US higher tariff rate on Chinese goods takes effect


  • As of midnight Wasington time the United States hiked a tariff rate on $200 billion of Chinese goods
  • Little progress has been made so far in the ongoing trade negotiations in Washington
  • Chinese equities recover, Turkish lira rises and falls again overnight

US hikes tariffs on Chinese goods

In line with the previous announcement made by US President Donald Trump last Sunday, the United States lifted a tariff rate on $200 billion of Chinese goods to 25% from 10% as of midnight Washington time. The move was implemented at a time of the ongoing trade discussions between the Chinese envoy PM Liu He, US Trade Representative Robert Lighthizer and US Treasury Secretary Steven Mnuchin. So far no material progress has been made, the people familiar with the negotiations say. The talks are expected to resume on Friday with the hope that some agreement may be reached. From an economic point of view let us recall that the rise in tariffs implemented overnight will not apply to goods being already in transit, hence a full-blown effect to take place in a few weeks. It means that both sides may have a bit more time to keep negotiating and possibly to reverse today’s move from the US administration.

In response to the increase in duties China said immediately that it would retaliate, however, nothing has been announced yet. After today’s increase in tariffs, the US has already implemented a 25% tariff rate to $250 billion of goods flowing from the world’s second largest economy. Furthermore, Donald Trump has already suggested that the country will go ahead with preparations to impose the same tariff rate on the remaining $325 billion of goods. If such a decision is made, actually all imported goods to the US from China would be taxed. Let us also remind that consumer goods such as electronic equipment, toys, footwear or clothing have been so far only marginally affected by tariffs, therefore if the US goes ahead with the idea to apply a 25% rate to all goods imported from China, it would be a serious blow for consumers. From a macroeconomic standpoint it would also mean higher pressure on prices in the US. This in conjunction with the slowing rate of economic growth would not be a welcome mixture for the Federal Reserve. Despite the higher tariffs announcement as well as revelations that little progress has been made thus far, Asian equity markets have performed quite well. The Shanghai Composite is trading 1.6% higher, the Hang Seng (CHNComp) is rising 0.8% while the Korean KOSPI is treading water.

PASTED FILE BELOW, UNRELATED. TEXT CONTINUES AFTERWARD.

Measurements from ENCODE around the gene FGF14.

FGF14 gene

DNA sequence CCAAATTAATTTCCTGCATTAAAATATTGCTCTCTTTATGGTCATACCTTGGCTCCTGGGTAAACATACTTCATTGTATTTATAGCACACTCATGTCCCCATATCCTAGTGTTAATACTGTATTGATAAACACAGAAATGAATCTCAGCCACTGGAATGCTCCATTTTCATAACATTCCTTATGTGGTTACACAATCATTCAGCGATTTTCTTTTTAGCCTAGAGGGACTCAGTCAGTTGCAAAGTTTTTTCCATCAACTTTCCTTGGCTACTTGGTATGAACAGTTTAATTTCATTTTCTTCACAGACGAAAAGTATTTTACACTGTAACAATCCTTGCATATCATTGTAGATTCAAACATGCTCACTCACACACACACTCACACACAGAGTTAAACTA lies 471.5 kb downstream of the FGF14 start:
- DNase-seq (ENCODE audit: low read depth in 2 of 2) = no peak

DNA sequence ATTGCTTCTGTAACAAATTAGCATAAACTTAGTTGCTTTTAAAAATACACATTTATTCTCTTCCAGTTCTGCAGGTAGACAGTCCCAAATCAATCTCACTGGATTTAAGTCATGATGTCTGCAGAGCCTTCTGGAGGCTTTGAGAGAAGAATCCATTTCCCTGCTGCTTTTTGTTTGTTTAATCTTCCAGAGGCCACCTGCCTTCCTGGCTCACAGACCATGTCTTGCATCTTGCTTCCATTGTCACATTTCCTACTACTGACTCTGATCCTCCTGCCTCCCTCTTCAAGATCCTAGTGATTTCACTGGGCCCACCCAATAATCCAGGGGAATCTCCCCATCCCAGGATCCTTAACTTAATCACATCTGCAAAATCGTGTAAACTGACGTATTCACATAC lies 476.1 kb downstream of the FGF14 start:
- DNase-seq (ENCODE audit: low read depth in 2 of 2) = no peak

Wall Street finished yesterday’s session slightly lower. The NASDAQ (US100) fell 0.4% and it is on track to experience its first weekly loss since the beginning of March. The first notable support may be found in the vicinity of 7285 points. Source: xStation5

Turkish lira stands out amid calm FX trading

Asian trading in the currency market did not bring any interesting movements except what we saw in the Turkish lira. The USDTRY dipped suddenly toward 6.06 which could have been triggered by stop loss orders activation placed around 6.15, as Asia-based traders say, cited by Bloomberg. Other Asian traders, also cited by Bloomberg, say that USDTRY losses were triggered by Turkish banks entering the market via interbank platforms at a time when liquidity conditions are poor. After the notable decline we saw a jump back toward 6.15. Keep in mind that the Turkish central bank decided on Thursday to suspend one-week repo funding for commercial banks forcing them to switch to borrow money at a higher rate (a so-called backdoor rate increase). Technically the pair is falling again at the time of writing with the blue line (seen at the bottom of the chart below) acting as the nearest support for buyers (it is the lower bound of the wider bullish channel).

The USDTRY is falling again this morning after seeing hectic trading overnight. Source: xStation5

In the other news:

  • The US said it would examine more countries for currency manipulation

  • Japanese household spending for March rose 2.1% YoY, beating the median estimate of a 1.6% YoY rise; real cash earnings for March declined 2.5% YoY, falling short of the estimate of a 1.1% YoY fall

  • RBA downgraded economic growth and inflation outlook in its Statement on Monetary Policy released overnight

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